June 28, 2008 / 5:23 AM / 10 years ago

Singapore charges two for organ trading

SINGAPORE (Reuters) - The Singapore government has charged two Indonesians for putting their kidneys up for sale in the city-state, in what local media say is the first prosecution against organ trade in the country.

The health ministry said in a statement two Indonesian men have been arrested and charged for organ trading and lying to a hospital ethics committee. Both men have pleaded guilty and are due to be sentenced this month.

One of the potential recipients was Tang Wee Sung, the head of CK Tang, a well-known Singapore retailer.

Singapore bans trading of organs and blood, and those found guilty may be fined up to S$10,000 ($7,342) or jailed up to a year.

“Organ trading often involves the exploitation of the poor and socially disadvantaged donors who are unable to make an informed choice and suffer potential medical risks,” the ministry said.

The Straits Times said on Saturday one of the Indonesians had agreed to sell his kidney to Tang Wee Sung, the executive chairman of CK Tang, for 150 million rupiah ($16,290), but the deal was scuppered when the health ministry intervened.

The two Indonesian men said they were related to the buyers and denied having received money for giving up their organs, the paper said.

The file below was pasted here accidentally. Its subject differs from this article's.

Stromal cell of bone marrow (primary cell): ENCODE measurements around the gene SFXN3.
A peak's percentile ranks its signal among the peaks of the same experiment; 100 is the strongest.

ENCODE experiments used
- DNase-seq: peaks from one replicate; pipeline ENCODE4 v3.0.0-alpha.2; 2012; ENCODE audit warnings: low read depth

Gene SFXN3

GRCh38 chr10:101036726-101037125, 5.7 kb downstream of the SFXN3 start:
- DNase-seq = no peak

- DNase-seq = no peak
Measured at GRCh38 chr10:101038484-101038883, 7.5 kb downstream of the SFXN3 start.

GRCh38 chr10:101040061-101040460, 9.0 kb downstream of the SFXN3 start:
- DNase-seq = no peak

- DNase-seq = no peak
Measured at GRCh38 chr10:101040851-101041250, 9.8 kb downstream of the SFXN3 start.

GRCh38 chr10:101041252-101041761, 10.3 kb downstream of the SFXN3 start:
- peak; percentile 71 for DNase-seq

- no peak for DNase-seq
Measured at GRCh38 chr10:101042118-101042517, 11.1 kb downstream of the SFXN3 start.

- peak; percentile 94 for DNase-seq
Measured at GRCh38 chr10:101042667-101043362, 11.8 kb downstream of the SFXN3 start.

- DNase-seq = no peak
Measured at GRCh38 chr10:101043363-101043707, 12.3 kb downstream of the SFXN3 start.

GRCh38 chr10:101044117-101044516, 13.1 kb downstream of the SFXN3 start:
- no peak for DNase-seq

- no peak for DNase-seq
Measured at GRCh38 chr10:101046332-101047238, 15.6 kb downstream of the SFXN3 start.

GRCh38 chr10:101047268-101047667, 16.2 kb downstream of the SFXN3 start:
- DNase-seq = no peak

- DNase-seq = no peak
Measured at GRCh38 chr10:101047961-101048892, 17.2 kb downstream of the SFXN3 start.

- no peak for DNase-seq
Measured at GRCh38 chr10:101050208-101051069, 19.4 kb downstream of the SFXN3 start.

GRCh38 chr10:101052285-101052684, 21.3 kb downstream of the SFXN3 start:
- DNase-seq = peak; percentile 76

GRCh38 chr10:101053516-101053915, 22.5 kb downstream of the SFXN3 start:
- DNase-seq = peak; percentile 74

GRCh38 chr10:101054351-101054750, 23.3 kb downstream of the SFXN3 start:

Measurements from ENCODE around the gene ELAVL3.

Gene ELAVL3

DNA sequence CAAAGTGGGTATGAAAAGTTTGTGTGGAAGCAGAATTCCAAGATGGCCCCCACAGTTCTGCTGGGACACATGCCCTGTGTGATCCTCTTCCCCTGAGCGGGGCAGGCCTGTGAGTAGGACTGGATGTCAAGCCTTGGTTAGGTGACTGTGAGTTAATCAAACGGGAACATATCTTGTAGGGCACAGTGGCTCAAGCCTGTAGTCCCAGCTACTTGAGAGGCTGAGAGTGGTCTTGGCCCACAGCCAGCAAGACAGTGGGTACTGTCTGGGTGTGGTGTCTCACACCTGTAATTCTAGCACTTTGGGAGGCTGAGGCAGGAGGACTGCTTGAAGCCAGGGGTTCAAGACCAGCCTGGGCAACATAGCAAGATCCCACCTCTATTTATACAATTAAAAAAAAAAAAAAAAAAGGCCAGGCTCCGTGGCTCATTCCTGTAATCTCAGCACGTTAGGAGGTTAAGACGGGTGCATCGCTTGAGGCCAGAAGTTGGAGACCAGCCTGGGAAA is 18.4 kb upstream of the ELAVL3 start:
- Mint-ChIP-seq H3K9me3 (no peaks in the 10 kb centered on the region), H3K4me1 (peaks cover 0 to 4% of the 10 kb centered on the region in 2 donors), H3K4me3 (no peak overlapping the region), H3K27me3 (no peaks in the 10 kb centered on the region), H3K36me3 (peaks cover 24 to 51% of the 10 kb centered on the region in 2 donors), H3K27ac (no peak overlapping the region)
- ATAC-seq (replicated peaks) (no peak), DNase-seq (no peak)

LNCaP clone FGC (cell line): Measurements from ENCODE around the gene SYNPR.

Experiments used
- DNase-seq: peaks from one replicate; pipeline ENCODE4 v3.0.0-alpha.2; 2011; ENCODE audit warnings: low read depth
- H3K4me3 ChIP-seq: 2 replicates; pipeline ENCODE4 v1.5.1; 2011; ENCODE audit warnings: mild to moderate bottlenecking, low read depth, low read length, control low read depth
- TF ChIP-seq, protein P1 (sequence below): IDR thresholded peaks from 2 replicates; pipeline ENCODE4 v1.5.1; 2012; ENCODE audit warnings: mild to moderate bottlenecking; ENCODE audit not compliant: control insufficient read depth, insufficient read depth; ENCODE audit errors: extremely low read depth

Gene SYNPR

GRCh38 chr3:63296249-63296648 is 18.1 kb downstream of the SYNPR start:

One of the men, who succeeded in selling his organ to an Indonesian woman for 186 million rupiah, convinced an ethics panel his buyer was his adopted mother and the transplant operation took place in a Singapore hospital in March.

In the case of Tang, whose upmarket Tangs shopping mall is a landmark along Singapore’s Orchard shopping belt, the health ministry sensed something was amiss after blood samples from multiple sources were sent from abroad to Singapore to be matched against Tang’s sample, the Straits Times said.

Tang has not been charged, the paper said.

According to the World Health Organization, organ traffickers can buy organs for as little as $1,000 and sell them to wealthy clients for as much as $200,000.

Reporting by Koh Gui Qing; Editing by Sanjeev Miglani

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